Maia Szalavitz has a terrific piece pointing out that the racist enforcement of marijuana laws is no accident:
Both Brooks and Marcus told stories of their own youthful pot smoking—neither of which seems to have led to any lasting negative consequences as is the case for the overwhelming majority of marijuana users. Yet both claimed—without apparently understanding that relying on a single study that has been questioned in a follow up by the same journal is not accurately reporting “fact”—that marijuana definitively lowers IQ.
And neither mentioned the elephant in the room: the fact that marijuana laws are mainly enforced against black people and that arresting millions and saddling them with criminal records hasn’t prevented around half of the adult population (white and black) from trying weed. It has, however, meant that black people have reduced opportunities to get jobs with organizations like the Times or the Post while Brooks and Marcus never faced arrest.
The truth is that our perceptions of marijuana—and in fact all of our drug laws—are based on early 20th century racism and “science” circa the Jim Crow era. In the early decades of the 20th century, the drug was linked to Mexican immigrants and black jazzmen, who were seen as potentially dangerous.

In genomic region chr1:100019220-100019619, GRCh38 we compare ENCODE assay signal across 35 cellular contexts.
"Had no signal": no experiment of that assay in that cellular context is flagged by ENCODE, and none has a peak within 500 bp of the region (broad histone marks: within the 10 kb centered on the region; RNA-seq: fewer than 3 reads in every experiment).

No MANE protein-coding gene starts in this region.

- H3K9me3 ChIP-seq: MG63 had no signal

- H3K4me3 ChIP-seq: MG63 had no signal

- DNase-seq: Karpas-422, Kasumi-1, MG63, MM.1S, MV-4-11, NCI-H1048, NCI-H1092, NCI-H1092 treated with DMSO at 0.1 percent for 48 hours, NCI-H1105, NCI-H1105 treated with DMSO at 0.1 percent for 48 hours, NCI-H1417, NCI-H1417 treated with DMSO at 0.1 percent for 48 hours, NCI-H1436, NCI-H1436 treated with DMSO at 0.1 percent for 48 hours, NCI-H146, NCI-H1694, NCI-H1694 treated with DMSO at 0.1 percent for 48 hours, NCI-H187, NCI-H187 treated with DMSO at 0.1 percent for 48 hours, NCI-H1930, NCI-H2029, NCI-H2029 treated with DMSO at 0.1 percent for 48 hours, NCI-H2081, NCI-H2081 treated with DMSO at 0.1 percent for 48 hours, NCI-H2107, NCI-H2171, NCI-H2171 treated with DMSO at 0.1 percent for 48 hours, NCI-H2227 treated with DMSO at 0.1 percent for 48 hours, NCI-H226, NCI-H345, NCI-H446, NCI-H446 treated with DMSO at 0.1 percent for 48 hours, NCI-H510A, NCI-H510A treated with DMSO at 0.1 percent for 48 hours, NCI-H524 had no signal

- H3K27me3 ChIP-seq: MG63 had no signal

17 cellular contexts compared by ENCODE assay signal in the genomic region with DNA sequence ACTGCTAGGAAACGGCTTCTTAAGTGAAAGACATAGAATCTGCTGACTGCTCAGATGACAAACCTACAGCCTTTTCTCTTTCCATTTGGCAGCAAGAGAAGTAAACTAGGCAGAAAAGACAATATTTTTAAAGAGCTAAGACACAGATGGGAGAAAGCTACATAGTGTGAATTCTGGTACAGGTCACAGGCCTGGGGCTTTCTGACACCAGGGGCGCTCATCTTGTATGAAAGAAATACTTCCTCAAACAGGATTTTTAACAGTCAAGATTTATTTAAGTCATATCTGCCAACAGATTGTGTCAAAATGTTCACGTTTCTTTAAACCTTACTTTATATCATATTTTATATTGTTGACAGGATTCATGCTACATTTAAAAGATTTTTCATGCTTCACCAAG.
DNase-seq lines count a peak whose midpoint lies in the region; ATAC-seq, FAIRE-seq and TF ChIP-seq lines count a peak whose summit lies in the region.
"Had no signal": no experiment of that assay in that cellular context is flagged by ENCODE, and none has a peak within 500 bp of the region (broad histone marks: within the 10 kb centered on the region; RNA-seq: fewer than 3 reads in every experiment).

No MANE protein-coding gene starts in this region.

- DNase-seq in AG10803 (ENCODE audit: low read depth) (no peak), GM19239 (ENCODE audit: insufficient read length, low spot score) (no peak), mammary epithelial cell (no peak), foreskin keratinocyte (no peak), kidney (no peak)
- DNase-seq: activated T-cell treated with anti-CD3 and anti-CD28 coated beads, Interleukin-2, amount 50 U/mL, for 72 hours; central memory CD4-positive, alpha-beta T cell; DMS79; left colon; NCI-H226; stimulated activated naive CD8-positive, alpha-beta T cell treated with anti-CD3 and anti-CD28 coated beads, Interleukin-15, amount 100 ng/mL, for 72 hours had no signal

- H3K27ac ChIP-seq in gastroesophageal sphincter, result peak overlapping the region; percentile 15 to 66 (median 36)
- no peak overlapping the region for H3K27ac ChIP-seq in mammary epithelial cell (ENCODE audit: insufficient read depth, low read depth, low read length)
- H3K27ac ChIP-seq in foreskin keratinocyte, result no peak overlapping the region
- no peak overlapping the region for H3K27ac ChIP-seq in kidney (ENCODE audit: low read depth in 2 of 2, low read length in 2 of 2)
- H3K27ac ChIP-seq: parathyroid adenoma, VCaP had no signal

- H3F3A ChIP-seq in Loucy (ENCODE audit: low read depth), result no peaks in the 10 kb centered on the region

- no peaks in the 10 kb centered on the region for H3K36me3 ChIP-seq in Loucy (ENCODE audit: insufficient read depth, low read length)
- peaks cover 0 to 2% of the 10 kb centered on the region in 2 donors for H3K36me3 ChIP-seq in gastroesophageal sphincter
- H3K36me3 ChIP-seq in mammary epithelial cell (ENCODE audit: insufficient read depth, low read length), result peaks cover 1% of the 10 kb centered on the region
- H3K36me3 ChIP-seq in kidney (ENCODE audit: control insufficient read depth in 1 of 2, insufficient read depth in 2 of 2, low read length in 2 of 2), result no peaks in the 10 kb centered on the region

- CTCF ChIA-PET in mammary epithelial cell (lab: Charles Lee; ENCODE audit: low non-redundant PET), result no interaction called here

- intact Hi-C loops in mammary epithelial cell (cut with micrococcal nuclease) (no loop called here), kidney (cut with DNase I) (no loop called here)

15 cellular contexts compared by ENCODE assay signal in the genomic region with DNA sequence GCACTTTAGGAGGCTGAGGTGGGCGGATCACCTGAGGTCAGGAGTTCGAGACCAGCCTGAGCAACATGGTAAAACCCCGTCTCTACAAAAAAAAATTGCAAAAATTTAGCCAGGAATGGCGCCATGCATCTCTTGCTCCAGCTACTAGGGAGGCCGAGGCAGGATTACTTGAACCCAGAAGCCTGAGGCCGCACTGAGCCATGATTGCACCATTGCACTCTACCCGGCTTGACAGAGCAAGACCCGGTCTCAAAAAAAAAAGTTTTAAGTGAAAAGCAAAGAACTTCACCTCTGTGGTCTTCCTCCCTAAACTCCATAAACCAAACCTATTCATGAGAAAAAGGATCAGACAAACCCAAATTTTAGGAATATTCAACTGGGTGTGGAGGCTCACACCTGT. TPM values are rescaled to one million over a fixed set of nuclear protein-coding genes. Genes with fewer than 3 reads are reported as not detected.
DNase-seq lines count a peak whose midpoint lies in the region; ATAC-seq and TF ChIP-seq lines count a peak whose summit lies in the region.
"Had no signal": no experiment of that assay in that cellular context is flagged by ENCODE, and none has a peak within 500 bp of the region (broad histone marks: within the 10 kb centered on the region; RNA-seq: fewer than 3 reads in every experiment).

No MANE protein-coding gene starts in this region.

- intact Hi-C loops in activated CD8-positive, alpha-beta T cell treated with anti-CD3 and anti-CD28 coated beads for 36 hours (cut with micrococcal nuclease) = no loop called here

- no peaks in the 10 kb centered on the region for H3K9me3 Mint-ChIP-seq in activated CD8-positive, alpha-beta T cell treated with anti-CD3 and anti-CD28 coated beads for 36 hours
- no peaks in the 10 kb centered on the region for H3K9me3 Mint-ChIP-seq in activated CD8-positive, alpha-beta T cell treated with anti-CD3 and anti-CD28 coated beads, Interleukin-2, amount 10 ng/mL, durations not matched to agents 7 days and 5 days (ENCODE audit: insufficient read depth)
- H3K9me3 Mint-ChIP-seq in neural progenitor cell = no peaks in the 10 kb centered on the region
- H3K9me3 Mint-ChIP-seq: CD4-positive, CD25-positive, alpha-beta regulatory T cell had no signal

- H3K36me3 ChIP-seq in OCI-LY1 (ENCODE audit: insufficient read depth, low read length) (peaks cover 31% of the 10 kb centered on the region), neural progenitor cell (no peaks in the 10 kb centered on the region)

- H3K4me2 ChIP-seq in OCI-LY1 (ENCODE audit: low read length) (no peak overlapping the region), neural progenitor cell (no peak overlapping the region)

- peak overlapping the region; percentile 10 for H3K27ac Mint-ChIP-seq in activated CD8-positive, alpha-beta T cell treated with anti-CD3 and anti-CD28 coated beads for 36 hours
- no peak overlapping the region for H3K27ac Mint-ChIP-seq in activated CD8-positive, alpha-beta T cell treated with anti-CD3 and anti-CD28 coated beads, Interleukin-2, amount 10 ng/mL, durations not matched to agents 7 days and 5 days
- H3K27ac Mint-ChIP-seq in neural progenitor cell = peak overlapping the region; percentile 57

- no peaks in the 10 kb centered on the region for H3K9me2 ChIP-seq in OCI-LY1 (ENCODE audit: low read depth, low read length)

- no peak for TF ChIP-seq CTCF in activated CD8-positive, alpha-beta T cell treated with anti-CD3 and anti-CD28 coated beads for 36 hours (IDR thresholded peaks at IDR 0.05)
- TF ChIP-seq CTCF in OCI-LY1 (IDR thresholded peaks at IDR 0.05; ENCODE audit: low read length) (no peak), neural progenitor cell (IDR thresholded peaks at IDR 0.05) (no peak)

Harry Anslinger, the first commissioner of the Federal Bureau of Narcotics (an early predecessor of the DEA), was one of the driving forces behind pot prohibition. He pushed it for explicitly racist reasons, saying, “Reefer makes darkies think they’re as good as white men,” and:
“There are 100,000 total marijuana smokers in the U.S., and most are Negroes, Hispanics, Filipinos and entertainers. Their Satanic music, jazz and swing result from marijuana use. This marijuana causes white women to seek sexual relations with Negroes, entertainers and any others.”
The main reason to prohibit marijuana, he said was “its effect on the degenerate races.” (And god forbid women should sleep with entertainers!)
In fairness, I’m sure Brooks will write a column where he shows evidence of the thinking he’s done on these issues in secret any day now.